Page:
Let me start out by saying — if you’re going to read this book — you should consider reading the novella that sets it up, By Winter’s Light. (If you’re a fan of strange book blurbs, I recommend you follow that link and check it out. The blurb is a blow-by-blow.) I didn’t read the novella, and I was very confused by these characters’ strange antics and the lack of a solid meet-cute. I mean, for reals, you spend the first 50 pages following Thomas around his day-to-day life. The book kind of assumes that you know that these two characters are destined to be together. It kind of assumes that you know why Thomas is reluctant to agree to his destiny. It assumes that you know what it means for Lucilla to be the “Lady in Waiting of the Vale.” (I’ll tell you, because it’ll make the rest of this discussion a trifle less strange: she’s a priestess to an ancient deity. So destiny means something more to her than to your average gal.) I didn’t know many of those things. I just thought everybody was cray cray.
I guess that’s my bottom line. This book is incredibly odd. When Thomas finally meets up with Lucilla (after, apparently, avoiding her for 2 years), Thomas internalizes for a few pages, and finally is like, “Oh, hi, I need your help, let’s go.” And Lucilla’s like, “Great. Let’s. ……… wait a minute. What’d you do to my brother?” “Oh, it’s no biggie,” says Thomas. “I just knocked him unconscious because I don’t have time to explain the situation to him.” And Lucilla replies, “LOL, k. Lemme write him a note and tuck it into his pocket. You’re right. It’s NBD.” And she leaves Marcus on the ground.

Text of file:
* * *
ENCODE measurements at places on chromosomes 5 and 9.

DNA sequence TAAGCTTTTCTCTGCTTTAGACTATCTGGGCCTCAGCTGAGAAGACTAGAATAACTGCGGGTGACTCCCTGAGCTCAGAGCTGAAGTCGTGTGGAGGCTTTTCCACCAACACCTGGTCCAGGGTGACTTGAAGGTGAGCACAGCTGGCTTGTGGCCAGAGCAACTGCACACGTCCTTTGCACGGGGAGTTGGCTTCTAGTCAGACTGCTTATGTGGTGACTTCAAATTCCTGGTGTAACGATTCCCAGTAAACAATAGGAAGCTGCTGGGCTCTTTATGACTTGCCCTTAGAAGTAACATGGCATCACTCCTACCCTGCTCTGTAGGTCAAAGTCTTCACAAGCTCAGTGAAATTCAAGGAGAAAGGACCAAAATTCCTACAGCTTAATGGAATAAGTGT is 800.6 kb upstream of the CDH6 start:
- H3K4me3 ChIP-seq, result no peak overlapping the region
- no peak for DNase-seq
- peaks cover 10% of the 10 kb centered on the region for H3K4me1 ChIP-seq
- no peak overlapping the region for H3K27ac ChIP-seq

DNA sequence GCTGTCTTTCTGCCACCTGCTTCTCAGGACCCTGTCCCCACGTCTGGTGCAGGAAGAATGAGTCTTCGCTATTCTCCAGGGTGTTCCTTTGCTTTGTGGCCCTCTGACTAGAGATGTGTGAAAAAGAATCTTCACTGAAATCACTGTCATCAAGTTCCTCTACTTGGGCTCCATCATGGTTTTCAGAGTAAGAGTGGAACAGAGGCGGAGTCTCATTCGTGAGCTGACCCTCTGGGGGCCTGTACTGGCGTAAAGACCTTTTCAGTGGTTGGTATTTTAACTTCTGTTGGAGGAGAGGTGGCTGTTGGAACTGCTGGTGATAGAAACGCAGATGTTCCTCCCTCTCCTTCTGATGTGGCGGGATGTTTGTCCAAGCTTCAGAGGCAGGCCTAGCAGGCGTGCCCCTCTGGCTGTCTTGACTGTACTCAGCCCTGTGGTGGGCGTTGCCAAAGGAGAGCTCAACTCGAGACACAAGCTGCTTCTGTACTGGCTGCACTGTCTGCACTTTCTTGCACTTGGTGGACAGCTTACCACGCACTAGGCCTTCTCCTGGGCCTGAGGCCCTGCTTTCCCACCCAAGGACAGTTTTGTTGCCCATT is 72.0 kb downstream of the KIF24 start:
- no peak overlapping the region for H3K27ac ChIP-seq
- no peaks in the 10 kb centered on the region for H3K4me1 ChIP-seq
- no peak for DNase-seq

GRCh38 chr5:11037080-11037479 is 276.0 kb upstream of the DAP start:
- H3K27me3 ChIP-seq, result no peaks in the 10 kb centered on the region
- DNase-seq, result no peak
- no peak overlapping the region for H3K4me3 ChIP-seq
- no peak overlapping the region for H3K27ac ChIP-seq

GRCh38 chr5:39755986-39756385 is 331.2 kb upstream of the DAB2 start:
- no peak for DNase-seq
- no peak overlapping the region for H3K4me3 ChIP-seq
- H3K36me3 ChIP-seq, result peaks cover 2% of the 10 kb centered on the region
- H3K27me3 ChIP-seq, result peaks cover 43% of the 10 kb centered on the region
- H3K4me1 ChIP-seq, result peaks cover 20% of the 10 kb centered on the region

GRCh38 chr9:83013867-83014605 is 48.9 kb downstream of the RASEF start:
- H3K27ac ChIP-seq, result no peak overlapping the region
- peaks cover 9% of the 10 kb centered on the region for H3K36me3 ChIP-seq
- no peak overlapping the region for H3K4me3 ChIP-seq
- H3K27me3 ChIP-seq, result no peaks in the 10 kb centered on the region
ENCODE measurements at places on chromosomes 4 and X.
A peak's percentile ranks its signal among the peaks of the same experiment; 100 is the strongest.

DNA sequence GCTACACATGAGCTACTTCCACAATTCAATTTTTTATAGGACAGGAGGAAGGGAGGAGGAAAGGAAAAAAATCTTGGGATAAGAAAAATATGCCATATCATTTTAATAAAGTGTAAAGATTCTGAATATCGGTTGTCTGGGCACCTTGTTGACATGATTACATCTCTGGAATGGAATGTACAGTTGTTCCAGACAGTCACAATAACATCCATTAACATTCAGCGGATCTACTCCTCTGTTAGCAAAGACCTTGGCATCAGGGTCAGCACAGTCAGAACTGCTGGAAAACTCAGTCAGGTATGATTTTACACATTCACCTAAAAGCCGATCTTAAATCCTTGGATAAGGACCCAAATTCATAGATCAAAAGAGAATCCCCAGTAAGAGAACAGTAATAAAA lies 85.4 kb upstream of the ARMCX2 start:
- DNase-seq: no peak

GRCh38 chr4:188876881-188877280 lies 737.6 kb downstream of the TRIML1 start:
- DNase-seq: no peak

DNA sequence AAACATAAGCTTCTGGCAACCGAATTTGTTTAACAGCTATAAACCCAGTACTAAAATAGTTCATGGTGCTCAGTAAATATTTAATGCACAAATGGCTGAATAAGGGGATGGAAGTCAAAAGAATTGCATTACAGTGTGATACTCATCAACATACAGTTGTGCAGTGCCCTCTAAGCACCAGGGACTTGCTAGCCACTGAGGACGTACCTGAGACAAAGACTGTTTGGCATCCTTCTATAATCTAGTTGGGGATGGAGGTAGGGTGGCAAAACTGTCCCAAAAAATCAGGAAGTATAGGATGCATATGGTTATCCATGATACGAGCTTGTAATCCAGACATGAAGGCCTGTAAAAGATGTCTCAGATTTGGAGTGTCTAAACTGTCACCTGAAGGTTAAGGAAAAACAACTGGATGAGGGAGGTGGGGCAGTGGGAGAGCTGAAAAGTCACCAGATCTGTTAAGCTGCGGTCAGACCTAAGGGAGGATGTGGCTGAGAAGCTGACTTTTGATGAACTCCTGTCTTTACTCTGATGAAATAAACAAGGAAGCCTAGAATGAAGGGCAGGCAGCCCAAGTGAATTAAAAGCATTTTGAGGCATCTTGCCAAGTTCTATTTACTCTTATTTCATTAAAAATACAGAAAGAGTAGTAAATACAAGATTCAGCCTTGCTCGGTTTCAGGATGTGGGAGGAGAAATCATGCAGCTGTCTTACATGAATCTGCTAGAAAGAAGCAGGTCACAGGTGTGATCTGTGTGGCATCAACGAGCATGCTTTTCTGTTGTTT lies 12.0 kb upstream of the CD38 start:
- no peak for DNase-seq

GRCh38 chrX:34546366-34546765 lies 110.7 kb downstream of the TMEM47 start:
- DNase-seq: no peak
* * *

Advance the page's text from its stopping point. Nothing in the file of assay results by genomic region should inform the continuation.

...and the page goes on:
For the first half of the book, Thomas and Lucilla attempt to solve the mystery of who poisoned the Carrick clan healer and the entire Bradshaw family, who pushed the healer’s sister Faith down the stairs of the “disused wing” of Carrick Manor, who let an adder into the still room, who broke into Lucilla’s room and threatened to smother her with a pillow, and — finally — who possessed the prescience and amazing ability to aim a giant stone gargoyle down a several-stories’ fall to nearly kill Thomas and Lucilla, strolling below. Along the way, Thomas and Lucilla kiss on occasion (because this is a romance novel).
The thing is, though, that Thomas and Lucilla’s story isn’t very romantic. That’s partly because so much of the story line for the first half of the book remains fixed on the whodunnit plot, and it’s partly because nearly all of the characterization establishing Thomas and Lucilla, their attraction to one another, their mutual “destiny,” and (I assume) the conflict that’s been keeping them apart (Thomas’s wanting to live his own life and make his own choices) is missing from this book, presumably detailed in the prequel novella. Soooo that’s a problem. But, honestly, I think the bigger problem is that Lucilla and Thomas bring little to the romance party other than instalust, and y’all know how I feel about that. (If you don’t, you’re either new here or you’ve got terrible reading comprehension skills. Fingers crossed for the former.) As much as I’m inclined to enjoy a story wherein the heroine is the instigator of all things physical, Lucilla’s aggressive pursuit of Thomas actually creeped me out a little. He mentions a few times that he’s just not that into her, that — yeah — he’d like to bone her, but she’s just not his type for a long-term deal, and her response is “lol. I’ll wear him down eventually. He can’t fight destiny.”